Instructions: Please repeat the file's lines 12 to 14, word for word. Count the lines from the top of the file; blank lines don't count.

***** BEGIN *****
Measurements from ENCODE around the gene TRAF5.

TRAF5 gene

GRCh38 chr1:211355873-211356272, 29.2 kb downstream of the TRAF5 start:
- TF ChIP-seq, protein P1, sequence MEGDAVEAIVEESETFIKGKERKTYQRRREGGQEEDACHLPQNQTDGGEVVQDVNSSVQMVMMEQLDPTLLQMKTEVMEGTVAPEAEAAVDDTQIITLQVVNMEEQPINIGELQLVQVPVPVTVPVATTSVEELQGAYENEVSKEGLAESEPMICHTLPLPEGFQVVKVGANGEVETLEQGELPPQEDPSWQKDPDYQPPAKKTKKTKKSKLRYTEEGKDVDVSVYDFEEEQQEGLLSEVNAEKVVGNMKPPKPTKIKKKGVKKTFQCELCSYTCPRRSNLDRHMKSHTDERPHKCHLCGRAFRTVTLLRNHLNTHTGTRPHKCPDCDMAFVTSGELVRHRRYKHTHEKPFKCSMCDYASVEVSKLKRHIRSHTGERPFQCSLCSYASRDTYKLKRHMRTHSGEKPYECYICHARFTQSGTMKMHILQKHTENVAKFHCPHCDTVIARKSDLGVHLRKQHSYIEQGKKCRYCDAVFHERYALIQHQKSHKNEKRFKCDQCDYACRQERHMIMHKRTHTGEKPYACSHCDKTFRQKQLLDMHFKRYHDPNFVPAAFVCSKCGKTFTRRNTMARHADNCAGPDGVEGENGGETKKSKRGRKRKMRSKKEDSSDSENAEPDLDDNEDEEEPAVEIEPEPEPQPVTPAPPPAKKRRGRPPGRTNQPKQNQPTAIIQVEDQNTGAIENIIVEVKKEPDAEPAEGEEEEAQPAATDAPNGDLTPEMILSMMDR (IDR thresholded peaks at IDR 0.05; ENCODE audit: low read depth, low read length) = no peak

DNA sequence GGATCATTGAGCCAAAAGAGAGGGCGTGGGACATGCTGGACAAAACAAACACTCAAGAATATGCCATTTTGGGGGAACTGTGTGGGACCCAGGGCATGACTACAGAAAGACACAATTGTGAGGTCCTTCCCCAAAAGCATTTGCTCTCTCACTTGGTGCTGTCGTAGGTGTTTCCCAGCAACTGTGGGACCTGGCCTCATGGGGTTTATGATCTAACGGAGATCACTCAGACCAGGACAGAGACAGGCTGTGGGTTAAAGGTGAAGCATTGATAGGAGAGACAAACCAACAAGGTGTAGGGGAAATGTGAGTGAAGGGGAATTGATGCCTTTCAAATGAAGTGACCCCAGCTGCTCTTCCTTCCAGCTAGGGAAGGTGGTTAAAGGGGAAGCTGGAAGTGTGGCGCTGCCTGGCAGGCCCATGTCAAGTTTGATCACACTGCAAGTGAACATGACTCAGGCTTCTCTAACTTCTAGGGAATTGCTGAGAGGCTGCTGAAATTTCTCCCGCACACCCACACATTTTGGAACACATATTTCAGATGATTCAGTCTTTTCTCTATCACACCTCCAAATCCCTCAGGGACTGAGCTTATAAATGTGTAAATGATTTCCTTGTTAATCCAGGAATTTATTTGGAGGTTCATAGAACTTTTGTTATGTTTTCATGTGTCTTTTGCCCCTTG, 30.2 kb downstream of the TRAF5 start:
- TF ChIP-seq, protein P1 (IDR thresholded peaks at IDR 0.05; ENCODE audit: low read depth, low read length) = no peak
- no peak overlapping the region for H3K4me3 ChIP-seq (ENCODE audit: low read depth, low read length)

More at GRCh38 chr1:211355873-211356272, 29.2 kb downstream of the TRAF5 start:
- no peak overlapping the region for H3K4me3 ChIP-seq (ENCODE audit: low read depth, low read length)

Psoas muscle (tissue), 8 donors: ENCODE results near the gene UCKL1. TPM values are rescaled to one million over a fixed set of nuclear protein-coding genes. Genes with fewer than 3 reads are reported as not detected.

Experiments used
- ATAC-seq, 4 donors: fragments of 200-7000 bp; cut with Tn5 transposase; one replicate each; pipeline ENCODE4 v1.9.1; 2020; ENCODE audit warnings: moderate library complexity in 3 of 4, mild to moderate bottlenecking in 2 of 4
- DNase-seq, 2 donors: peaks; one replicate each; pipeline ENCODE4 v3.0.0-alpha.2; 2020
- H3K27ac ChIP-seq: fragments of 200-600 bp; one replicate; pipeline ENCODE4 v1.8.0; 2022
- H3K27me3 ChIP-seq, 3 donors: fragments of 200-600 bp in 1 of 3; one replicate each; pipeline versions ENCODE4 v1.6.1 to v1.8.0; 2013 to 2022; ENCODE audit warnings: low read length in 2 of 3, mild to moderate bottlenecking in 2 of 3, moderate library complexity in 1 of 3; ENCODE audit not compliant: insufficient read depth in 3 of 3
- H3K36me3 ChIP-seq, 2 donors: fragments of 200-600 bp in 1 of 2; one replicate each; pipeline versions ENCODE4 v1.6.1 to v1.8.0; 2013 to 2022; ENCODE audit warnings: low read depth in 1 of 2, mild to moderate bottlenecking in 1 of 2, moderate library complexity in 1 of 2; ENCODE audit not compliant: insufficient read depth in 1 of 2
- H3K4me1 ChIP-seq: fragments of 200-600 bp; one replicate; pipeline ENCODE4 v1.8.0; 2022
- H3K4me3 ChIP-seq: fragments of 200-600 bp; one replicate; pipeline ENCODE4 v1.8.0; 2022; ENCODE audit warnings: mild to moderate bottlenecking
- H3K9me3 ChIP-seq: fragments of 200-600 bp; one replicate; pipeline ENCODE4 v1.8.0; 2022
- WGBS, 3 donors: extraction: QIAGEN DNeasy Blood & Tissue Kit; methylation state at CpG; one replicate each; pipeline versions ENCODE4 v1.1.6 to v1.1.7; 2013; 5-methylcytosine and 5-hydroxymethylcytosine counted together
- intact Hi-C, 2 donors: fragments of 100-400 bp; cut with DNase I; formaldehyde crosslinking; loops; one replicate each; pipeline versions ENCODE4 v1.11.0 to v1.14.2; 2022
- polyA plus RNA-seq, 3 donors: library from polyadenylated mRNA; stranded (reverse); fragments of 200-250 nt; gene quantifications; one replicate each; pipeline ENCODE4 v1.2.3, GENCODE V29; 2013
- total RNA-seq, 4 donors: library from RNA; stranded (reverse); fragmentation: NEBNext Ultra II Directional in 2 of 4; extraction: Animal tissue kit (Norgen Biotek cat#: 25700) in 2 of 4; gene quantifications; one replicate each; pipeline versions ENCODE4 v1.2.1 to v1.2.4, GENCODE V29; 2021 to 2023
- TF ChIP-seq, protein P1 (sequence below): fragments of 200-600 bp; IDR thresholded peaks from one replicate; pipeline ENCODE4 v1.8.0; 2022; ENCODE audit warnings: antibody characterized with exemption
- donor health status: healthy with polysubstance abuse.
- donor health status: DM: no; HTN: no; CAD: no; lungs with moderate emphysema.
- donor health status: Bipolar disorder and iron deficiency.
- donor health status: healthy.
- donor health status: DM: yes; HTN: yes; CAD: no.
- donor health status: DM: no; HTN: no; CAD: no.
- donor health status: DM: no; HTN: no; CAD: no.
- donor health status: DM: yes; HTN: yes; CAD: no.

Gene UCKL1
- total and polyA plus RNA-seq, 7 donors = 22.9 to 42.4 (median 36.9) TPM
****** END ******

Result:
- ATAC-seq, 4 donors: fragments of 200-7000 bp; cut with Tn5 transposase; one replicate each; pipeline ENCODE4 v1.9.1; 2020; ENCODE audit warnings: moderate library complexity in 3 of 4, mild to moderate bottlenecking in 2 of 4
- DNase-seq, 2 donors: peaks; one replicate each; pipeline ENCODE4 v3.0.0-alpha.2; 2020
- H3K27ac ChIP-seq: fragments of 200-600 bp; one replicate; pipeline ENCODE4 v1.8.0; 2022